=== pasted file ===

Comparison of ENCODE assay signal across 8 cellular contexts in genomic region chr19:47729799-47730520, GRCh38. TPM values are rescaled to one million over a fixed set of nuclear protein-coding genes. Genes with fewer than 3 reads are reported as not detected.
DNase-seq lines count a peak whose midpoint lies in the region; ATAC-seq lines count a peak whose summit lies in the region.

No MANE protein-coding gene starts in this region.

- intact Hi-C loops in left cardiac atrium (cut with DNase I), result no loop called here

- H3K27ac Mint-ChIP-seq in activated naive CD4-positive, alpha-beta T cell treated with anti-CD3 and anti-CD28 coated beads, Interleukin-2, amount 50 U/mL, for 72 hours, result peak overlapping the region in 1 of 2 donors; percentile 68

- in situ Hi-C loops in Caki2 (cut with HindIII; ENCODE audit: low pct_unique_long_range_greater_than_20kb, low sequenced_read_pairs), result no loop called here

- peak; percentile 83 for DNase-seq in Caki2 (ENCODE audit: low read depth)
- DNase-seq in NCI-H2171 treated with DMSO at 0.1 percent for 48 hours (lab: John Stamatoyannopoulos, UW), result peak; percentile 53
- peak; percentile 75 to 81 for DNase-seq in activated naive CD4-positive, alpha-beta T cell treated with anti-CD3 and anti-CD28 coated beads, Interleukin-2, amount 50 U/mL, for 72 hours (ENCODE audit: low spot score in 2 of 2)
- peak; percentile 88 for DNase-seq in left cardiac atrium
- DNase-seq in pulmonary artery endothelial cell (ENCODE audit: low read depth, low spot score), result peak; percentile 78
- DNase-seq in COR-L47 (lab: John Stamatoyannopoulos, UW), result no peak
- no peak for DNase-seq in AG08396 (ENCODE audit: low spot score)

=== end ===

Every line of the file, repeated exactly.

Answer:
Comparison of ENCODE assay signal across 8 cellular contexts in genomic region chr19:47729799-47730520, GRCh38. TPM values are rescaled to one million over a fixed set of nuclear protein-coding genes. Genes with fewer than 3 reads are reported as not detected.
DNase-seq lines count a peak whose midpoint lies in the region; ATAC-seq lines count a peak whose summit lies in the region.

No MANE protein-coding gene starts in this region.

- intact Hi-C loops in left cardiac atrium (cut with DNase I), result no loop called here

- H3K27ac Mint-ChIP-seq in activated naive CD4-positive, alpha-beta T cell treated with anti-CD3 and anti-CD28 coated beads, Interleukin-2, amount 50 U/mL, for 72 hours, result peak overlapping the region in 1 of 2 donors; percentile 68

- in situ Hi-C loops in Caki2 (cut with HindIII; ENCODE audit: low pct_unique_long_range_greater_than_20kb, low sequenced_read_pairs), result no loop called here

- peak; percentile 83 for DNase-seq in Caki2 (ENCODE audit: low read depth)
- DNase-seq in NCI-H2171 treated with DMSO at 0.1 percent for 48 hours (lab: John Stamatoyannopoulos, UW), result peak; percentile 53
- peak; percentile 75 to 81 for DNase-seq in activated naive CD4-positive, alpha-beta T cell treated with anti-CD3 and anti-CD28 coated beads, Interleukin-2, amount 50 U/mL, for 72 hours (ENCODE audit: low spot score in 2 of 2)
- peak; percentile 88 for DNase-seq in left cardiac atrium
- DNase-seq in pulmonary artery endothelial cell (ENCODE audit: low read depth, low spot score), result peak; percentile 78
- DNase-seq in COR-L47 (lab: John Stamatoyannopoulos, UW), result no peak
- no peak for DNase-seq in AG08396 (ENCODE audit: low spot score)